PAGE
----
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From NPR News, this is ALL THINGS CONSIDERED. I'm Melissa Block.
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And I'm Audie Cornish. Egyptian voters go back to the polls tomorrow for the runoff in the country's historic presidential election. The leader of the Muslim Brotherhood is facing off against a man who was prime minister under the now-imprisoned former President Hosni Mubarak.
A top court ruled just yesterday that the former prime minister can run, allowing the election to proceed. At the same time, the court also issued a ruling that shocked much of the country, dissolving Egypt's Islamist-dominated parliament. Merrit Kennedy reports from Cairo.
MERRIT KENNEDY, BYLINE: The rulings from the Supreme Constitutional Court raised the stakes in the struggle between the ruling military council and the Muslim Brotherhood that will play out at the ballot boxes this weekend. The ruling that allowed former Prime Minister Ahmed Shafiq to stay in the race was widely expected, but the one dissolving parliament took many here by surprise.
Omar Ashour is a visiting fellow at the Brookings Doha Center.
OMAR ASHOUR: So put it all together, and I think it's a coup with a legal framework, and until now it's bloodless, so - but we'll see the reactions on the street.
KENNEDY: He points to a decree by the justice ministry that allows the military to arrest civilians on charges as minimal as disrupting traffic or insulting the state. Ahmed Shafiq lauded the ruling that allows him to stay in the race.
AHMED SHAFIQ: (Speaking foreign language).
KENNEDY: In a televised news conference, he vowed not to repeat the mistakes of the past regime. He emphasized his plans for an honest government and a return of stability and security, which many Egyptians feel was lost with the revolution that ousted Mubarak.
MOHAMMED MORSI: (Speaking foreign language).
KENNEDY: The Muslim Brotherhood candidate Mohammed Morsi also said he will respect the court rulings, even though he didn't agree with them. But in a television interview last night, he warned that the people's will for a break from the past regime is stronger than any court.
Many analysts are predicting a lower turnout for the two-day runoff vote than in the first round last night, when Morsi and Shafiq beat out 11 other candidates by slim margins.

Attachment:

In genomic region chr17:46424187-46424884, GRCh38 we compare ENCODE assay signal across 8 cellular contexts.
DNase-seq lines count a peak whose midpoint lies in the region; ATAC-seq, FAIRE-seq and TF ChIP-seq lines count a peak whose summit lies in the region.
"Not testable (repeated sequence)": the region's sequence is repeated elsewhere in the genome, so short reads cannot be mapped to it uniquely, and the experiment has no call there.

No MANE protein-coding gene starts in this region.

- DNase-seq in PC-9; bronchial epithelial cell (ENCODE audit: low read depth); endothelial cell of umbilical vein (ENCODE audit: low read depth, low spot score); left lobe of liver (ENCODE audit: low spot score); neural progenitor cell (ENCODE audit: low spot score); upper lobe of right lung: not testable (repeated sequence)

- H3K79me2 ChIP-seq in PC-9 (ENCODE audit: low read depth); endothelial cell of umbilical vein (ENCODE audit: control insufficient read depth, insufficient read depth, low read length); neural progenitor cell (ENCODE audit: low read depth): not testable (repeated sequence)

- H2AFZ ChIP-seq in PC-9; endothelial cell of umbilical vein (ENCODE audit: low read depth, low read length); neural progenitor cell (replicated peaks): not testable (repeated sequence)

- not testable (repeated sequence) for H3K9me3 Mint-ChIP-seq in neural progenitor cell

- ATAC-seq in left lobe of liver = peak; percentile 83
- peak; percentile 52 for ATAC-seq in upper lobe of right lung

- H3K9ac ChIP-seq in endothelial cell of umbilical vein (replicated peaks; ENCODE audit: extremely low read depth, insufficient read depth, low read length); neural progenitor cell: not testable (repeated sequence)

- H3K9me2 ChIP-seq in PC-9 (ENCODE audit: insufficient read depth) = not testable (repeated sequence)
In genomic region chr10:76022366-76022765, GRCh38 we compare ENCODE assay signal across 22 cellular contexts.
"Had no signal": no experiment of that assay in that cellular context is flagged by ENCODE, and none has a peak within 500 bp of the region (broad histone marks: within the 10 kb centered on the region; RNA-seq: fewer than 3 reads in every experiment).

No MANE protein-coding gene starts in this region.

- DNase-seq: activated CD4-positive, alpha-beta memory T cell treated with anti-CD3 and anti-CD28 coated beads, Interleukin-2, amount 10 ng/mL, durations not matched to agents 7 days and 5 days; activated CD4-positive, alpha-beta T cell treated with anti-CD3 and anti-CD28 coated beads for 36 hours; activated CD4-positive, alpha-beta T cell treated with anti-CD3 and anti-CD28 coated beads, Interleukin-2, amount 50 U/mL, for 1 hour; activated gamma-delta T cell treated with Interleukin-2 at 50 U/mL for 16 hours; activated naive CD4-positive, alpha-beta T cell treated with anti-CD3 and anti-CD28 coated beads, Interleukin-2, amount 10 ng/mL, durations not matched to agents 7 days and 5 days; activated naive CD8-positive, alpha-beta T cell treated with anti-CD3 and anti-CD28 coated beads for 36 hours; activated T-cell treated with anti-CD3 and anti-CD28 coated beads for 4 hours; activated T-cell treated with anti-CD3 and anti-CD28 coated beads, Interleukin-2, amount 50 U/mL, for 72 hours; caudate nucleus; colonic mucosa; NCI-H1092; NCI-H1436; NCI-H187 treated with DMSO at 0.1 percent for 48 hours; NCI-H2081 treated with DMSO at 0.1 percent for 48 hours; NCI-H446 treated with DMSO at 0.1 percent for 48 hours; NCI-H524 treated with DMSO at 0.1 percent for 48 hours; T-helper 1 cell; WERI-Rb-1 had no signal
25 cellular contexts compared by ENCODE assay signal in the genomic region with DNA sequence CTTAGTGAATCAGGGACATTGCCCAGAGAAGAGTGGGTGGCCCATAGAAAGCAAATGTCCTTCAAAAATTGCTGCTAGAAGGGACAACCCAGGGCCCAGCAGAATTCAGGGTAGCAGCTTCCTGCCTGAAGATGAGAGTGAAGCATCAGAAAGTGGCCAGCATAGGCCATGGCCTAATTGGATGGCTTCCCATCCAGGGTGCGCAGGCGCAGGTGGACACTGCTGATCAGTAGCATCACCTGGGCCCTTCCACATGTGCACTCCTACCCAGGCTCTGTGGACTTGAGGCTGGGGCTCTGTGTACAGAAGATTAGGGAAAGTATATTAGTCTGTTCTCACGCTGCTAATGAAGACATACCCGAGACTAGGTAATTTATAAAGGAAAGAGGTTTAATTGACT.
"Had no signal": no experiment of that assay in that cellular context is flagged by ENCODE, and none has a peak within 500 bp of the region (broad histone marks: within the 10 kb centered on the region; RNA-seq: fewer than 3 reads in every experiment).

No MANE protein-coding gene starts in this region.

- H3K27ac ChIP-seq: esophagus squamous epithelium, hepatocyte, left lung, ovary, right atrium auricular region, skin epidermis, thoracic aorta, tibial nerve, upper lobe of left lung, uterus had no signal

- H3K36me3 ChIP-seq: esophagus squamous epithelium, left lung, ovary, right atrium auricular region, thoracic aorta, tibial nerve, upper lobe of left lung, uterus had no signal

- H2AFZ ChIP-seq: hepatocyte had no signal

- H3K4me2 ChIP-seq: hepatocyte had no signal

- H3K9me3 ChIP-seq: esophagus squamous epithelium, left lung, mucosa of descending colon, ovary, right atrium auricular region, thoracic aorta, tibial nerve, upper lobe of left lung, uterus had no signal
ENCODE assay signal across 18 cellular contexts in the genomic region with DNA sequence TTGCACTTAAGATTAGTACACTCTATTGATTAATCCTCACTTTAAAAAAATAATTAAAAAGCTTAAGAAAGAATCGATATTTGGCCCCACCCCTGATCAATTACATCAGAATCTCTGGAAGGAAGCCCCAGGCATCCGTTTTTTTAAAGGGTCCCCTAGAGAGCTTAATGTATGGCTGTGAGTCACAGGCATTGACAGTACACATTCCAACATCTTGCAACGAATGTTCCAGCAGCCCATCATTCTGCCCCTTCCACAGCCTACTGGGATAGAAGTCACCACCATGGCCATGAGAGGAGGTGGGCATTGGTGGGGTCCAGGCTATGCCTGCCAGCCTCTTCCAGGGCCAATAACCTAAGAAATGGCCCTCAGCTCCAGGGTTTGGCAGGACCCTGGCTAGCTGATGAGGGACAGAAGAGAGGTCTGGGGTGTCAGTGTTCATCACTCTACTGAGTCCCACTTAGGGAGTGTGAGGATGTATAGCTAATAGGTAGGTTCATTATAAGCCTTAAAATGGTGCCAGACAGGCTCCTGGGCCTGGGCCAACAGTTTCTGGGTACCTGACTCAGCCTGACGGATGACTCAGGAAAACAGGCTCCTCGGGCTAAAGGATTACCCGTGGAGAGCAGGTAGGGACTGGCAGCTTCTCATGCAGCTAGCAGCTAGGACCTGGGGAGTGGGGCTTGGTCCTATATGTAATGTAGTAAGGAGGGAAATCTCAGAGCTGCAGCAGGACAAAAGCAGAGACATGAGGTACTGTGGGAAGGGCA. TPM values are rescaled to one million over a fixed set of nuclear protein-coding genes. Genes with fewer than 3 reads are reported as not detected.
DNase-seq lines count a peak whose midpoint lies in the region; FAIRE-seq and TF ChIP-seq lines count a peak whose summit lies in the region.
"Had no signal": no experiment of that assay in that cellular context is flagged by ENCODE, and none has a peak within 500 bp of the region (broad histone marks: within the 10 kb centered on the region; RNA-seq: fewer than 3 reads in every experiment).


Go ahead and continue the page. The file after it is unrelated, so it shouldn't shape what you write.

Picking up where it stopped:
Ziad Akl, a senior analyst at the Ahram Center For Political and Strategic Studies, says many Egyptians have become more disillusioned about the election process since then.
ZIAD AKL: Now what you have is the old structure all over again. Now you have simply a fight of traditional political forces in Egyptian society.
KENNEDY: Activists have launched a movement to boycott the final round of the election. Tarek Shalaby, a Web designer and activist, is involved in the boycott campaign, which has been dubbed the third option.
TAREK SHALABY: The military would never allow us to have elections that would bring about real change because they're the ones in control, and they're the ones that have controlled the outcome and know that if the outcome is not in their favor, they're not going to go ahead with it.
KENNEDY: But many Egyptians are eager to cast their votes. In a Cairo street full of shops selling auto parts, Ali Ramadan points to a banner for candidate Ahmed Shafiq, which he says he paid for himself.
ALI RAMADAN: (Speaking foreign language).
KENNEDY: He says Shafiq's experience in government and with the military is what Egypt needs right now. The ruling military council has long said that the presidential election will mark the end of the turbulent transitional period, but for many Egyptians, this week's events have only added to the uncertainty about the future. For NPR News, I'm Merrit Kennedy in Cairo. Transcript provided by NPR, Copyright NPR.